First published in English in 1953, this volume represents a collection of three essays written by seminal sociologist and philsopher Emile Durkheim in which he puts forward the thesis that society is both a dynamic system and the seat of moral life. Each essay stands alone, but their connecting thread is the dialectic demonstration that a phenomenon, be a sociological or psychological one, is relatively independent of its matrix. The essays provide a valuable insight into Durkeheimian thought on sociological and philsophical matters and offer an excellent guide to Durkheim for students of both disciplines.
Durkheim’s study of socialism, first published in English in 1959, is a document of exceptional intellectual interest and a genuine milestone in the history of sociological theory. It presents us with the sociological theories of a truly first-rate thinker and his extensive commentary upon another key figure in the history of sociological thought, Henri Saint-Simon. The core of this volume contains Durkheim’s presentation of Saint-Simon’s ideas, their sources and their development.
This radical appraisal of Durkheim's method, first published in 1988, argues that fundamental errors have been made in interpreting Durkheim. Mike Gane argues that to understand The Rules it is necessary also to understand the context of the French society in which the book was written. He explores the cultural and philosophical debates which raged in France during the period when Durkheim prepared the book and establishes the real and unsuspected complexity of Durkheim's position: its formal complexity, its epistemological complexity, and its historical complexity.
In this influential work, first published in English in 1963, Durkheim and Mauss claim that the individual mind is capable of classification and they seek the origin of the ‘classificatory function’ in society. On the basis of an intensive examination of forms and principles of symbolic classification reported from the Australian aborigines, the Zuñi and traditional China, they try to establish a formal correspondence between social and symbolic classification. From this they argue that the mode of classification is determined by the form of society and that the notions of space, time, hierarchy, number, class and other such cognitive categories are products of society. Dr Needham’s introduction assesses the validity of Durkhiem and Mauss’s argument, traces its continued influence in various disciplines, and indicates its analytical value for future researches in social anthropology.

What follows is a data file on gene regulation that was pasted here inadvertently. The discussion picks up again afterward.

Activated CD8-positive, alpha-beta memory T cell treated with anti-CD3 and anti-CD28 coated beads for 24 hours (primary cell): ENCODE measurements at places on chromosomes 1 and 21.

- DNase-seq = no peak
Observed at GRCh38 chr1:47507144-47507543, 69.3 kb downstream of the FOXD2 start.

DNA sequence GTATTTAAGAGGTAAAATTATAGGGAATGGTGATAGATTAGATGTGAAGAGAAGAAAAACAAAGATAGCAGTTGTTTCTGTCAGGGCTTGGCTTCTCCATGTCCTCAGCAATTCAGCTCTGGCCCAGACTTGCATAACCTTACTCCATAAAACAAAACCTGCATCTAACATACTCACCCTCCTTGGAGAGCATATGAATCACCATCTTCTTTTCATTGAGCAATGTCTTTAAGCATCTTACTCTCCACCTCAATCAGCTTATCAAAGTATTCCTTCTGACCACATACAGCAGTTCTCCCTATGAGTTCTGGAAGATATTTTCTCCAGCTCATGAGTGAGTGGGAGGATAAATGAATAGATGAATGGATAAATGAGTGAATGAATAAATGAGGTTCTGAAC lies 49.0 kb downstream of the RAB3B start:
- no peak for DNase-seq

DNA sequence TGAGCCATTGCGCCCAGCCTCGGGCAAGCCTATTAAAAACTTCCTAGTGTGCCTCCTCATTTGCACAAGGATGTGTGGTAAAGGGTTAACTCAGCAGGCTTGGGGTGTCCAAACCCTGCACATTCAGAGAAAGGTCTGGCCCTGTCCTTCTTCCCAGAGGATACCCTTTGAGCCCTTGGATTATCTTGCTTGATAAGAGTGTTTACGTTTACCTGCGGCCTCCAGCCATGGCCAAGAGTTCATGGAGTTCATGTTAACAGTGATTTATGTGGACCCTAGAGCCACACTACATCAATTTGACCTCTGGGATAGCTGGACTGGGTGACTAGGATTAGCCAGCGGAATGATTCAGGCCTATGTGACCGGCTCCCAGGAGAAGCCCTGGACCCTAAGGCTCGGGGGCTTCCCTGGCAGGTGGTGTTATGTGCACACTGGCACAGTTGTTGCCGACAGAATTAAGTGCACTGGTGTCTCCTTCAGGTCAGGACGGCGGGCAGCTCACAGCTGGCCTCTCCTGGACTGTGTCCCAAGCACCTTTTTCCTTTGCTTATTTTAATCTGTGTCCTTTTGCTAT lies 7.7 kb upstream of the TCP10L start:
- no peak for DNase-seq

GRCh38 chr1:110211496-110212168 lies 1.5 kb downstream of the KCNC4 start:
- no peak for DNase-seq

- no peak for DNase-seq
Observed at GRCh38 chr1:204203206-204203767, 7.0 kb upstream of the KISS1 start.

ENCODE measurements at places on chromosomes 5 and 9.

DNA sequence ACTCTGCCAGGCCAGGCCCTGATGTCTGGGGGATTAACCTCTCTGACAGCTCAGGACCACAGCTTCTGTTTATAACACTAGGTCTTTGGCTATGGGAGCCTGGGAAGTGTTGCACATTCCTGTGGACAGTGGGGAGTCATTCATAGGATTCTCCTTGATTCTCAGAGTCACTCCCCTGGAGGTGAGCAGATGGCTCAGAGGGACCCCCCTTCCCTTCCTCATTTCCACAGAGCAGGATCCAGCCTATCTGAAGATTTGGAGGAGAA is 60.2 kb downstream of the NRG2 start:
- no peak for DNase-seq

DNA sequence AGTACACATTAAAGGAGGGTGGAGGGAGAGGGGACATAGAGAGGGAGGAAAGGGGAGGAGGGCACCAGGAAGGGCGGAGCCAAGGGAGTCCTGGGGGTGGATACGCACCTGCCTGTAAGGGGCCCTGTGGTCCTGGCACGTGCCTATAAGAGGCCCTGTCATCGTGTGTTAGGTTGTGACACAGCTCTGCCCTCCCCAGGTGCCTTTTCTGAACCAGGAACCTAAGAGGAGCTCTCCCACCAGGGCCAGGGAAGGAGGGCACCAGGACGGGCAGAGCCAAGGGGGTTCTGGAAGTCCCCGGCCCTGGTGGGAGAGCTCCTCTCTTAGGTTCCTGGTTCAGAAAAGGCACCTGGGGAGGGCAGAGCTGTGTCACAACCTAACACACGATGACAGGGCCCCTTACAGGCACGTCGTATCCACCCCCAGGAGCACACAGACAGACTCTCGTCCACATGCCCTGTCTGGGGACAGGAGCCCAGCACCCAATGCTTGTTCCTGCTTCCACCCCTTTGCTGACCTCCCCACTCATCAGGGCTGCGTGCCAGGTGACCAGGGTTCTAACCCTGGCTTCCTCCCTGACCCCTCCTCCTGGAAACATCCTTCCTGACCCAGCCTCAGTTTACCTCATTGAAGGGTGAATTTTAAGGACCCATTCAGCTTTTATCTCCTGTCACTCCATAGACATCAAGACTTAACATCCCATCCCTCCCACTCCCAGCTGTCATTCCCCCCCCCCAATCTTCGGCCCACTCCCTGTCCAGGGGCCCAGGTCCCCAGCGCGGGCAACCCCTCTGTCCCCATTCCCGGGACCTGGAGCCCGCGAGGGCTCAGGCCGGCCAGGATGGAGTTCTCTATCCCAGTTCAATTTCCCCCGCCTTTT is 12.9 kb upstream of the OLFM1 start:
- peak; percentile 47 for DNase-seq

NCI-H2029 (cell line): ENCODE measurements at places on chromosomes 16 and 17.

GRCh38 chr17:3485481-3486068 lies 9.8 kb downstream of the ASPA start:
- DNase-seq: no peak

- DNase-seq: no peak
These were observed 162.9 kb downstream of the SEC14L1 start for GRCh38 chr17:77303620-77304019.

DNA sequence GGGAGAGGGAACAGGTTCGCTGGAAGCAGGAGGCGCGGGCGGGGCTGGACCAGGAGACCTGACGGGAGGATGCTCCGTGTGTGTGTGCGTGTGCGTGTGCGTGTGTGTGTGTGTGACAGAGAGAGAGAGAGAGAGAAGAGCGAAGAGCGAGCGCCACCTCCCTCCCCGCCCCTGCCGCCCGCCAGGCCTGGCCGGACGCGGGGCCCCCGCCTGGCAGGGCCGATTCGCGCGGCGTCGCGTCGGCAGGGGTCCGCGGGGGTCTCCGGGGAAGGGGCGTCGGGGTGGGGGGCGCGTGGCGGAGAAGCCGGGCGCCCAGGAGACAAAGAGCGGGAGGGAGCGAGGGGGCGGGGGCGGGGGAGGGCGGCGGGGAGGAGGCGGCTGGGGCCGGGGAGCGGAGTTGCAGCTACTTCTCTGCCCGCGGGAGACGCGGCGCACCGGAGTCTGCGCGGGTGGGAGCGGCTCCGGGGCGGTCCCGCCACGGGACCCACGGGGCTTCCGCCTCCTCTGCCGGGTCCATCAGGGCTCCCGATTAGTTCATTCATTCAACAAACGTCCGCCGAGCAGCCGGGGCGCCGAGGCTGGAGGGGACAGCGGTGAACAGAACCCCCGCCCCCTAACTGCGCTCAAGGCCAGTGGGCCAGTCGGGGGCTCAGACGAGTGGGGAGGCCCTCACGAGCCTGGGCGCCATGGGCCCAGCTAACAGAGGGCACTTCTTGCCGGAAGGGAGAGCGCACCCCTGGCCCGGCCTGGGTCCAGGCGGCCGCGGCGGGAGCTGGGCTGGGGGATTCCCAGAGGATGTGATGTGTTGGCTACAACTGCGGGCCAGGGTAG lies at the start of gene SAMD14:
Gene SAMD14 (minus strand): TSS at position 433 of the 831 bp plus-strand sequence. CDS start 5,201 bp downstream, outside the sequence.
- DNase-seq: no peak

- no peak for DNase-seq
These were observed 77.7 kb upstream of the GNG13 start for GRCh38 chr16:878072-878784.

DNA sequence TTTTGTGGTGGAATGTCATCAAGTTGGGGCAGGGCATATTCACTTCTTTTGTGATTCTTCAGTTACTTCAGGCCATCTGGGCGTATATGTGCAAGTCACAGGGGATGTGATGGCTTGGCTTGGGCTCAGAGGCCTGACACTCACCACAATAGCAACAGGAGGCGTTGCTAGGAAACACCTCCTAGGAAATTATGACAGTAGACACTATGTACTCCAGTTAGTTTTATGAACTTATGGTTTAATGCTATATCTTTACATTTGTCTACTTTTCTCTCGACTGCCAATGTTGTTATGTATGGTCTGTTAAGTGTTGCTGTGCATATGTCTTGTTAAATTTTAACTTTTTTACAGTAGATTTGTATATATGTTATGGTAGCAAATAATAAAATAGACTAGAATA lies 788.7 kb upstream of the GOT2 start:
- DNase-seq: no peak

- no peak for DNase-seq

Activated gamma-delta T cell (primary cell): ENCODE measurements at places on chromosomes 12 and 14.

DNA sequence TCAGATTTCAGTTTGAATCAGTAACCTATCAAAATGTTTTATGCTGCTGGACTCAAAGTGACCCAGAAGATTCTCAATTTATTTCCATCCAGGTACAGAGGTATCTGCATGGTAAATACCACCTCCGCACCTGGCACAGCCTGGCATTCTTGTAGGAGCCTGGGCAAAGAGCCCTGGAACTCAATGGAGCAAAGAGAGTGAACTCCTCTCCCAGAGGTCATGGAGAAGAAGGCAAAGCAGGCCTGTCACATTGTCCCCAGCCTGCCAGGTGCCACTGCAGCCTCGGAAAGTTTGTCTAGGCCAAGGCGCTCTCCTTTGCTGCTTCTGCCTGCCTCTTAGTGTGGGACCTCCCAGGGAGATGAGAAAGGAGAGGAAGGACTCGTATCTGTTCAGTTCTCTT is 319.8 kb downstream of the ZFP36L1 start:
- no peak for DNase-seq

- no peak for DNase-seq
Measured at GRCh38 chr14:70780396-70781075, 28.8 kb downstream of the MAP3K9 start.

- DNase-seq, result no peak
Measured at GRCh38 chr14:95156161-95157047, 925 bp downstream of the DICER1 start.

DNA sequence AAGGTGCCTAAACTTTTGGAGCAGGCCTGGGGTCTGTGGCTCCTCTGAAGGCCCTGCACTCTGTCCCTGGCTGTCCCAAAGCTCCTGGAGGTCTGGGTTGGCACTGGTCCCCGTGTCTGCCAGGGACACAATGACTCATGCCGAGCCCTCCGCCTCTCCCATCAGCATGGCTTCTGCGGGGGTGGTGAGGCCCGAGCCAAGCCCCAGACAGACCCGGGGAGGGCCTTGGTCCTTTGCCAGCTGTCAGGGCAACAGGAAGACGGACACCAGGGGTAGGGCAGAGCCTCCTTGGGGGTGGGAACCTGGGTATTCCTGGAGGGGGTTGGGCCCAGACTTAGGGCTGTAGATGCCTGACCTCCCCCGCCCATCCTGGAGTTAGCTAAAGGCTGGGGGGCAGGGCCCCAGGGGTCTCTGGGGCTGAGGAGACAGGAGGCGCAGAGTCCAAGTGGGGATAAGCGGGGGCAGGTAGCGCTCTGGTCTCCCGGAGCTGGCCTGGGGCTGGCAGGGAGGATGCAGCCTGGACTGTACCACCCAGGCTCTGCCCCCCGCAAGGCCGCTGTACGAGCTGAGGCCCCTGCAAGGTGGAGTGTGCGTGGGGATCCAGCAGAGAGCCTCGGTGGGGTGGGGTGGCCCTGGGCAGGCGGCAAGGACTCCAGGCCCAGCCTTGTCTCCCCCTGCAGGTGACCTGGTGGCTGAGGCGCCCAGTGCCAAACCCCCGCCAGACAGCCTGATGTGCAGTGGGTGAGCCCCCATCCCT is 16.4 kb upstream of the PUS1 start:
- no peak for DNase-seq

The tendency to reciprocate – to return good for good and evil for evil – is a potent force in human life, and the concept of reciprocity is closely connected to fundamental notions of ‘justice’, ‘obligation’ or ‘duty’, ‘gratitude’ and ‘equality’. In Reciprocity, first published in 1986, Lawrence Becker presents a sustained argument about reciprocity, beginning with the strategy for developing a moral theory of the virtues. He considers the concept of reciprocity in detail, contending that it is a basic virtue that provides the basis for parental authority, obligations to future generations, and obedience to law. Throughout the first two parts of the book, Becker intersperses short pieces of his own narrative fiction to enrich reflection on the philosophical arguments. The final part is devoted to extensive bibliographical essays, ranging over anthropology, psychology, political theory and law, as well as the relevant ethics and political philosophy.
This book, written by a philosopher interested in the problems of social science and scientific method, and a sociologist interested in the philosophy of science, presents a novel conception of how we should think about and carry out the scientific study of social life. This book combines an evaluation of different conceptions of the nature of science with an examination of important sociological theorists and frameworks. This second edition of the work was originally published in 1982.
This title, first published in 1975, contains two complimentary studies by Paul Q. Hirst: the first based on Claude Bernard’s theory of scientific knowledge, and the second concerning Emile Durkheim’s attempt to provide a philosophical foundation for a scientific sociology in The Rules of Sociological Method. The author’s primary concern is to answer the question: is Durkheim’s theory of knowledge logically consistent and philosophically viable? His principal conclusion is that the epistemology developed in the Rules is an impossible one and that its inherent contradictions are proof that sociology as it is commonly understood can never be a scientific discipline.
For Durkheim is a collection of essays written by the author over the past 40 years and follows in the footsteps of previous volumes on For Marx and For Weber. Many of the essays are either difficult to find or were not widely disseminated at the time of publication and now come together in this comprehensive collection.